Madness! Madness!

Major Clipton

I've been thinking. Tomorrow it will be twenty-eight years to the day that I've been in the service. Twenty-eight years in peace and war. I don't suppose I've been at home more than ten months in all that time. Still, it's been a good life. I loved India. I wouldn't have had it any other way. But there are times when suddenly you realize you're nearer the end than the beginning. And you wonder, you ask yourself, what the sum total of your life represents. What difference your being there at any time made to anything. Hardly made any difference at all, really, particularly in comparison with other men's careers. I don't know whether that kind of thinking's very healthy; but I must admit I've had some thoughts on those lines from time to time. But tonight... tonight!

Colonel Nicholson

The fact is, what we're doing could be construed as - forgive me sir - collaboration with the enemy. Perhaps even as treasonable activity. Must we work so well? Must we build them a better bridge than they could have built for themselves?

Major Clipton

Colonel Green: You were an accountant in Montreal?
Lieutenant Joyce: Yes, sir. Uh, not really an accountant, sir. That is, I didn't have my charter.
Colonel Green: Exactly what did you do?
Lieutenant Joyce: Well, sir, I just checked columns and columns of figures which three or four people had checked before me, and then there were other people who checked them after I had checked them.
Colonel Green: Sounds a frightful bore.
Lieutenant Joyce: Sir, it was a frightful bore.

Colonel Saito: Do you know what will happen to me if the bridge is not built on time?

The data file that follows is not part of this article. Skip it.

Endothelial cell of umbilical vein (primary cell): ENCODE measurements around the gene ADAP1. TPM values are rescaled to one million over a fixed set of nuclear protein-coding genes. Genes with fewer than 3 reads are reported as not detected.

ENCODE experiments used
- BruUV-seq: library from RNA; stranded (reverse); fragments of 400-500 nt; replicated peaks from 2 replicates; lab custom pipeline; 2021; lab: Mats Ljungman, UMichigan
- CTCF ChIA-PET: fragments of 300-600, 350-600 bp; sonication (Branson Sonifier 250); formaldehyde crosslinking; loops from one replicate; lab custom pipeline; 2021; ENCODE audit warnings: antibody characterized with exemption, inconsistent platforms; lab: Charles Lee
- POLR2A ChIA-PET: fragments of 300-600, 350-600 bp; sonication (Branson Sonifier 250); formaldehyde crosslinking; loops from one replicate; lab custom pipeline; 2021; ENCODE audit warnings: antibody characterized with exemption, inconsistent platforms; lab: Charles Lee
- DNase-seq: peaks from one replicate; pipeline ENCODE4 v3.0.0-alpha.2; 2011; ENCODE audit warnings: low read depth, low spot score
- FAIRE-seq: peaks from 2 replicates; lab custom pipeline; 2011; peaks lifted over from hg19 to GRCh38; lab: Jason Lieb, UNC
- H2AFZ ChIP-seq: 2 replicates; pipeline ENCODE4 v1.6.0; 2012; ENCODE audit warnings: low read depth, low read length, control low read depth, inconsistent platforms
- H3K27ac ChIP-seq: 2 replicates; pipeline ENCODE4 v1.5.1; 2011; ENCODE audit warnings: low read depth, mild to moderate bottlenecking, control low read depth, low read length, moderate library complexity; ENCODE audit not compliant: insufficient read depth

Colonel Nicholson: I haven't the foggiest.
Colonel Saito: I'll have to kill myself. What would you do if you were me?
Colonel Nicholson: I suppose if I were you... I'd have to kill myself.
Colonel Nicholson: [raising the glass of scotch he previously declined] Cheers!

What have I done?

Colonel Nicholson

It is quite understandable; it's a very natural reaction. But one day - in a week, a month, a year - on that day when, God willing, we all return to our homes again, you're going to feel very proud of what you have achieved here in the face of great adversity. What you have done should be, and I think will be, an example to all our countrymen, soldier and civilian alike. You have survived with honor - that, and more - here in the wilderness. You have turned defeat into victory. I congratulate you. Well done.

Colonel Nicholson

I can think of a lot of things to call Saito, but "reasonable"... that's a new one.

Commander Shears

I'd say the odds against a successful escape are about 100 to one. But may I add another word, Colonel? The odds against survival in this camp are even worse.

Commander Shears

Be happy in your work.

Colonel Saito

One day the war will be over. And I hope that the people that use this bridge in years to come will remember how it was built and who built it. Not a gang of slaves, but soldiers, British soldiers, Clipton, even in captivity.

Colonel Nicholson

Major Shears: You make me sick with your heroics! There's a stench of death about you. You carry it in your pack like the plague. Explosives and L-pills - they go well together, don't they? And with you it's just one thing or the other: destroy a bridge or destroy yourself. This is just a game, this war! You and Colonel Nicholson, you're two of a kind, crazy with courage. For what? How to die like a gentleman... how to die by the rules - when the only important thing is how to live like a human being.

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